Passing up the huge milestone of my first out of state show in almost a year was a daunting task, but I'm so happy I had Riley with me to help and to once again give me courage when I needed it. The best part about having him back at home is just how often (and sometimes how loudly, like this weekend) he tells me that I have too low of expectations for him. Riley might not have the raw talent of other horses, but he more than easily makes up for it with his huge heart and how hard he tries. He may be hindered by medical issues, but he constantly impresses me with how much he can still do in spite of them.

Once again, I feel so lucky to have two wonderful horses. The past month has made me super excited for the coming show season and what it will hold for all of us, hopefully including more milestones like Cole's first events and Riley's first T3D. Will did a great job teaching me to enjoy my horses for who they are and to not measure success in ribbons. Knowing this, I think this show season will be a very, very successful one.

Monday, February 4, 2013

Snowventures! And Cole Finally Gets a Job

I'm beginning to think that every time I schedule a Friday lesson and/or vet appointment, the world decides it needs to dump a bunch of snow and/or sleet and/or ice on Lexington (and Nicholasville). It might be one of those rules of nature that just is- you know, the same way it snows as soon as you wash your car (and if you live in Louisville or Lexington, that means there's more salt accumulation than snow accumulation, which then gets all over your no-longer-clean car). And I guess because I scheduled BOTH a vet appointment AND a lesson this past Friday, the world decided it would give Lexington some legit snow.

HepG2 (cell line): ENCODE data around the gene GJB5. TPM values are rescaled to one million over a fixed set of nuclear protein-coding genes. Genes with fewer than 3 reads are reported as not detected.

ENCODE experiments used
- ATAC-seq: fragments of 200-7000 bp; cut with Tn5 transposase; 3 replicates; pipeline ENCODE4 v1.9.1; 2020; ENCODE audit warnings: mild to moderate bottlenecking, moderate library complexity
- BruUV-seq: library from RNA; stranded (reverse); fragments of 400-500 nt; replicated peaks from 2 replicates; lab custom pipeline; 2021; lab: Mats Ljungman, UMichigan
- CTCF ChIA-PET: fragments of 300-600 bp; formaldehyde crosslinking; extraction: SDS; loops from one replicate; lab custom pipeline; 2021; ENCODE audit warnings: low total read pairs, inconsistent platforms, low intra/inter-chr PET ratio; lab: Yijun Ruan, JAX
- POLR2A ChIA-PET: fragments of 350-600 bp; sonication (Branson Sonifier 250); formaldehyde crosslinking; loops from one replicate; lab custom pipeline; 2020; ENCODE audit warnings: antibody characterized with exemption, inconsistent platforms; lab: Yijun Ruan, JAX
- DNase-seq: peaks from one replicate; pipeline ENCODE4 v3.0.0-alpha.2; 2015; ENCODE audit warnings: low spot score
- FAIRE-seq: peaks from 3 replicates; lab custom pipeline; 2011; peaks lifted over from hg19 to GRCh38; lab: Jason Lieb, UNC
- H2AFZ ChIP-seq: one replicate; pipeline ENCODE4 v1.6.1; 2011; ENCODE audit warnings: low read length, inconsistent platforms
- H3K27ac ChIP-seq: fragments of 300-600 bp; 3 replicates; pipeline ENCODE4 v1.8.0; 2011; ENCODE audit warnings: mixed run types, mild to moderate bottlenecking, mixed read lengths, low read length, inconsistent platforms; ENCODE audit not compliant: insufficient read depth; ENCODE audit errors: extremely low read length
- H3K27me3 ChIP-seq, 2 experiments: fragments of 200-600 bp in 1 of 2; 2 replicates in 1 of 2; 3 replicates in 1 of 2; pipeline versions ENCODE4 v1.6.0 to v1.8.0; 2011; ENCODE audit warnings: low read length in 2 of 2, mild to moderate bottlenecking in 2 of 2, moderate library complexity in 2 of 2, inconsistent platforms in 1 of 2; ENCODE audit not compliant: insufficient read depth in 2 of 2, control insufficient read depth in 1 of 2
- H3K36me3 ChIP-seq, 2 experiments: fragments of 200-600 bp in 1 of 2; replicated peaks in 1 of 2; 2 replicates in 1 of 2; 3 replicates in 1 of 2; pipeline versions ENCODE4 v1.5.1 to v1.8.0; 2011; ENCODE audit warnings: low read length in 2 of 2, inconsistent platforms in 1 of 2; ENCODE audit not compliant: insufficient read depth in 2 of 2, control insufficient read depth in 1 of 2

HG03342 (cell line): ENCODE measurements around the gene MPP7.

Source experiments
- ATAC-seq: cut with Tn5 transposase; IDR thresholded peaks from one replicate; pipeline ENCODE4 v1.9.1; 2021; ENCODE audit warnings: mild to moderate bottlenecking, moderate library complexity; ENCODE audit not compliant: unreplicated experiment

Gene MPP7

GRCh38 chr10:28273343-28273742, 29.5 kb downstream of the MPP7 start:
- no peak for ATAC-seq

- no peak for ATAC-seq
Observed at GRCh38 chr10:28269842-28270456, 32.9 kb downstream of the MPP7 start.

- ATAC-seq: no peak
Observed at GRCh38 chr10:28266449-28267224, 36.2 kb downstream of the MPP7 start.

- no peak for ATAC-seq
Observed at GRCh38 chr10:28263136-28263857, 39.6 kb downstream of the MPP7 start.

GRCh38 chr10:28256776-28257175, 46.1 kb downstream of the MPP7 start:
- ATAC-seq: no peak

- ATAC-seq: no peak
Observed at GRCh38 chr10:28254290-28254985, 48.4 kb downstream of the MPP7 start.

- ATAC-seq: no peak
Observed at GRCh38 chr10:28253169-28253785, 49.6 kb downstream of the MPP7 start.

So while the roads were slushy enough to maybe merit a snow day for Fayette County schools, I bundled up and headed out to the barn to meet the vet. I guess after the big ordeal of the last month or so, Cole is finally starting to behave well (for Cole) for the vet. He got the rest of his stitches out (the high-tension stitches were removed first last Tuesday) and was cleared for regular turnout starting this week!

The vet cleared him for small-space turnout on Wednesday. He was very happy to run!

video
He also enjoyed rolling and bucking/squeaking.